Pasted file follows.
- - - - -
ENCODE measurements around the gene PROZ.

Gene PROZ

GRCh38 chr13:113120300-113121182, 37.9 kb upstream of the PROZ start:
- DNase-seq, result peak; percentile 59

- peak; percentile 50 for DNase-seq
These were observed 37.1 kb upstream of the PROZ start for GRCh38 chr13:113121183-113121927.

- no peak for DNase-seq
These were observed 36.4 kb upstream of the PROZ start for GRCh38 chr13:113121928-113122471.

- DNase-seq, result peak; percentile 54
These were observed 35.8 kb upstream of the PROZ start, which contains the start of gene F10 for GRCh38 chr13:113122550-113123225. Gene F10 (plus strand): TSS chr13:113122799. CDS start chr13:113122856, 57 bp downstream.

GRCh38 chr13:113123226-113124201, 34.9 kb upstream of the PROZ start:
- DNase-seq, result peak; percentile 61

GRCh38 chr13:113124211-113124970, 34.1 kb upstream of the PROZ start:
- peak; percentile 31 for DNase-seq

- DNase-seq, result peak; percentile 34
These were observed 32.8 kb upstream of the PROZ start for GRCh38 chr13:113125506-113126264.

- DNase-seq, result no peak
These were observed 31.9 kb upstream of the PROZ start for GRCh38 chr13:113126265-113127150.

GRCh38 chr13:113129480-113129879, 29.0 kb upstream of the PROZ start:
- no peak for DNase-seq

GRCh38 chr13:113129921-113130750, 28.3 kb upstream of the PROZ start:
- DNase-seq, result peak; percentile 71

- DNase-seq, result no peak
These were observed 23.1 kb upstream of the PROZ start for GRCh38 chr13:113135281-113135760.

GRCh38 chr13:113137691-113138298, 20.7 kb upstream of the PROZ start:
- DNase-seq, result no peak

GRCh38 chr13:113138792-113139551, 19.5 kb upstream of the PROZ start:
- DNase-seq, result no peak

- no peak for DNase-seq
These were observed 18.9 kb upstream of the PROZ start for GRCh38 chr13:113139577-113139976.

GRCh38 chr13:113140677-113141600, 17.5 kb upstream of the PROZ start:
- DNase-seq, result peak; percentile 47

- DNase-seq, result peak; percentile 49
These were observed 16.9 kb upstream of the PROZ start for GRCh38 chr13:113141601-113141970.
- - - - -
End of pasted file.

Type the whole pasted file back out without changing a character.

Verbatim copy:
ENCODE measurements around the gene PROZ.

Gene PROZ

GRCh38 chr13:113120300-113121182, 37.9 kb upstream of the PROZ start:
- DNase-seq, result peak; percentile 59

- peak; percentile 50 for DNase-seq
These were observed 37.1 kb upstream of the PROZ start for GRCh38 chr13:113121183-113121927.

- no peak for DNase-seq
These were observed 36.4 kb upstream of the PROZ start for GRCh38 chr13:113121928-113122471.

- DNase-seq, result peak; percentile 54
These were observed 35.8 kb upstream of the PROZ start, which contains the start of gene F10 for GRCh38 chr13:113122550-113123225. Gene F10 (plus strand): TSS chr13:113122799. CDS start chr13:113122856, 57 bp downstream.

GRCh38 chr13:113123226-113124201, 34.9 kb upstream of the PROZ start:
- DNase-seq, result peak; percentile 61

GRCh38 chr13:113124211-113124970, 34.1 kb upstream of the PROZ start:
- peak; percentile 31 for DNase-seq

- DNase-seq, result peak; percentile 34
These were observed 32.8 kb upstream of the PROZ start for GRCh38 chr13:113125506-113126264.

- DNase-seq, result no peak
These were observed 31.9 kb upstream of the PROZ start for GRCh38 chr13:113126265-113127150.

GRCh38 chr13:113129480-113129879, 29.0 kb upstream of the PROZ start:
- no peak for DNase-seq

GRCh38 chr13:113129921-113130750, 28.3 kb upstream of the PROZ start:
- DNase-seq, result peak; percentile 71

- DNase-seq, result no peak
These were observed 23.1 kb upstream of the PROZ start for GRCh38 chr13:113135281-113135760.

GRCh38 chr13:113137691-113138298, 20.7 kb upstream of the PROZ start:
- DNase-seq, result no peak

GRCh38 chr13:113138792-113139551, 19.5 kb upstream of the PROZ start:
- DNase-seq, result no peak

- no peak for DNase-seq
These were observed 18.9 kb upstream of the PROZ start for GRCh38 chr13:113139577-113139976.

GRCh38 chr13:113140677-113141600, 17.5 kb upstream of the PROZ start:
- DNase-seq, result peak; percentile 47

- DNase-seq, result peak; percentile 49
These were observed 16.9 kb upstream of the PROZ start for GRCh38 chr13:113141601-113141970.